This past August, Boston Green Academy students Luisney Diaz and Stanasa Dowdye traveled to Kyoto, Japan to join other young adults from 9 cities across the globe for the Kyoto Sister Cities Youth Conference. Accompanied by Virginia McNally, AP Environmental Science teacher, students met to discuss the future of global environmental issues, including their own presentation on an issue that strikes close to home.
Selected based upon their leadership and excellence in the sciences, Luisney and Stanasa convened with students representing various corners of the world including Cologne, Germany and Paris, France. For three days, students convened at the Kyoto International Community House at Sakyo Ward, where they discussed numerous global environmental issues and actively problem-solved solutions for future change.
Luisney and Stanasa elaborated on the early development of the Boston Main Drainage System, established in 1884. Being a major port since 1660, Boston Harbor earned notoriety as the “filthiest harbor in the nation,” with the majority of waste greatly impacting the native aquatic life within the harbor, including striped bass, herring, bluefish, harbor seals, and porpoises. It was not until legal action was taken against the city of Boston for change to happen in the form of treatment plants.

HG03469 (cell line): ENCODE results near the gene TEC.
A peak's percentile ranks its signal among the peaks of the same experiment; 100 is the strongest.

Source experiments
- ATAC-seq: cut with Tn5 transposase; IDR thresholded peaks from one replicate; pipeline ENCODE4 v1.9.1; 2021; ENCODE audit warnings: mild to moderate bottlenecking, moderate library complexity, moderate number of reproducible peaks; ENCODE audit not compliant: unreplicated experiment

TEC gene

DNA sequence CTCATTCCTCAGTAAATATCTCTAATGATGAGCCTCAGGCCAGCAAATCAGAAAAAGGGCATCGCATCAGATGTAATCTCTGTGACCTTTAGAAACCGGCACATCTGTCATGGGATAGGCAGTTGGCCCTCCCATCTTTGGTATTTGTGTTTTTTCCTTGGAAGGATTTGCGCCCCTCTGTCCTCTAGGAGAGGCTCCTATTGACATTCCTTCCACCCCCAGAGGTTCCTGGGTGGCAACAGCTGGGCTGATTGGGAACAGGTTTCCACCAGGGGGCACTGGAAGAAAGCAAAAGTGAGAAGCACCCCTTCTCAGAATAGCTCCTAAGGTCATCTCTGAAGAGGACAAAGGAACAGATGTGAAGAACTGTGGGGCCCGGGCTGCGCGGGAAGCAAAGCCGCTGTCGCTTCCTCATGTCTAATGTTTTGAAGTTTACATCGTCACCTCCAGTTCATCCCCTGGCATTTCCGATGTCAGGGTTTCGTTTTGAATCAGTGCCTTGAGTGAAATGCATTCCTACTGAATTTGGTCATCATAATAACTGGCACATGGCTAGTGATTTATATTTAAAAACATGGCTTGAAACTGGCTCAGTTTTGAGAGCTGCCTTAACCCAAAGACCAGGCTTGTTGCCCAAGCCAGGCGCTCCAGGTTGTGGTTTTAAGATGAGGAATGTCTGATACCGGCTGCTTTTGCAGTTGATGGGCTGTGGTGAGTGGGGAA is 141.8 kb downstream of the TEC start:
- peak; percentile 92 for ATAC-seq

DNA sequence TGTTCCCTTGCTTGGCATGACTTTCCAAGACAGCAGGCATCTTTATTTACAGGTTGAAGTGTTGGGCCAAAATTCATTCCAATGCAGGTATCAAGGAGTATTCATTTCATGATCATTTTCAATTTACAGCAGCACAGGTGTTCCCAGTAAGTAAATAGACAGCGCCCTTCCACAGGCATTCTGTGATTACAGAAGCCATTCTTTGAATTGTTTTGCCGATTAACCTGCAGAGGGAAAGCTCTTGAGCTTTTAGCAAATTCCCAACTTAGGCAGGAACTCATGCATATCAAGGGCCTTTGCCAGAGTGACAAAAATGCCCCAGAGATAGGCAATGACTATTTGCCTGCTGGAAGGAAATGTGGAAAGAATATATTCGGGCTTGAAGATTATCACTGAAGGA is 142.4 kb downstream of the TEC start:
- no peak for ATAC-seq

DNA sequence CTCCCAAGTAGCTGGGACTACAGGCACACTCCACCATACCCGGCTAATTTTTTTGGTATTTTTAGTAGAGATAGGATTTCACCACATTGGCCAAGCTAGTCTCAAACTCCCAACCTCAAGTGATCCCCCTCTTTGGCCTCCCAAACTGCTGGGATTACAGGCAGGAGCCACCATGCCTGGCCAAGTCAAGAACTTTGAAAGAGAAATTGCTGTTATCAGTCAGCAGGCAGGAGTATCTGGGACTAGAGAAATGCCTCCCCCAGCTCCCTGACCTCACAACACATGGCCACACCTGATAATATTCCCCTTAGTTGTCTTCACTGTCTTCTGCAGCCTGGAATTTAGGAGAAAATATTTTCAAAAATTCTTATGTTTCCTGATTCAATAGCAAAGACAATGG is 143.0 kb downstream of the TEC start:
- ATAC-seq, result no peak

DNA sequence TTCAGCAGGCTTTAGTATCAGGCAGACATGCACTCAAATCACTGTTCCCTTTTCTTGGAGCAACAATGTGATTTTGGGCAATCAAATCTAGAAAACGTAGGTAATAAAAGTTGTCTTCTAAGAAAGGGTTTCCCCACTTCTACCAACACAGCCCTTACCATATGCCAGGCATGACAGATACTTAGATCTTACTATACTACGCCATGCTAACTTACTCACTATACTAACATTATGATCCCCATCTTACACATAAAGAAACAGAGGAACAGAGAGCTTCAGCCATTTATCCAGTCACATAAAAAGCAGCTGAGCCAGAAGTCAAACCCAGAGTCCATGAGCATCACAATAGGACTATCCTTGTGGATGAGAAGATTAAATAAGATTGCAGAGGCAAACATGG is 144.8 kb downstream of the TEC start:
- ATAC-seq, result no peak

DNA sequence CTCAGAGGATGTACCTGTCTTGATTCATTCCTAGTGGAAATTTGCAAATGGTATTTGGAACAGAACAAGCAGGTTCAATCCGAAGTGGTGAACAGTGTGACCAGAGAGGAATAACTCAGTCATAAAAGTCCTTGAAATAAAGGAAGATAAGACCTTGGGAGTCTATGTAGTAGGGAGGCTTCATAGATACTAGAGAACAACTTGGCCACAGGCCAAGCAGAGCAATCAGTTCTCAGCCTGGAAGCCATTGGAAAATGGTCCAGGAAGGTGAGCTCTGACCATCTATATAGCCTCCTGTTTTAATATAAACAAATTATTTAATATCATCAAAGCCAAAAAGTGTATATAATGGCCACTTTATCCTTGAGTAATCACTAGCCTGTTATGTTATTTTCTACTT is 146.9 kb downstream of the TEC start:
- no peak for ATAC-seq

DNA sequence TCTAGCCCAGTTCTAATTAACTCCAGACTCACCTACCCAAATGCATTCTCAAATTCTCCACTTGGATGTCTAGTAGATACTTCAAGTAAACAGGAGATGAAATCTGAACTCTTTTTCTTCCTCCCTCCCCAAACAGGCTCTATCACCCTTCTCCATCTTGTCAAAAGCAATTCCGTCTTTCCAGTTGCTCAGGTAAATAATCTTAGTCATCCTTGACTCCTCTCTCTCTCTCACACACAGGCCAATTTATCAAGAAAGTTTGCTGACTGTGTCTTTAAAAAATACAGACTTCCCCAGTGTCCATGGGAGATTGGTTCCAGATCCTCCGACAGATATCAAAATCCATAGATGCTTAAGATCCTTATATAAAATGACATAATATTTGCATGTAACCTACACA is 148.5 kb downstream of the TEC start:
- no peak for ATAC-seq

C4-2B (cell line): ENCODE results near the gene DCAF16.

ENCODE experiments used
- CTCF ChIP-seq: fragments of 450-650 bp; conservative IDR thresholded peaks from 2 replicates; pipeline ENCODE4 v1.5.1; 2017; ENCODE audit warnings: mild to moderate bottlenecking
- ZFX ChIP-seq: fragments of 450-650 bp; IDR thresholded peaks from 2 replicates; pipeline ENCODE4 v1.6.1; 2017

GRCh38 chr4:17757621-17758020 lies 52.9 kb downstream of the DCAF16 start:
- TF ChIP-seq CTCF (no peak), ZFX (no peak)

The presentation spoke to the global issue of efficient and sustainable waste disposal without compromising natural resources and habitats. Working diligently to reduce their carbon footprint and those of their peers, Luisney and Stanasa proudly represented BGA in this global movement to protect our Earth and to ensure a brighter, “greener” future for all of us.
Tying nicely into their AP Environmental Science class curriculum, Luisney and Stanasa embodied the true meaning of being “green” both in name and action as Boston Green Academy students.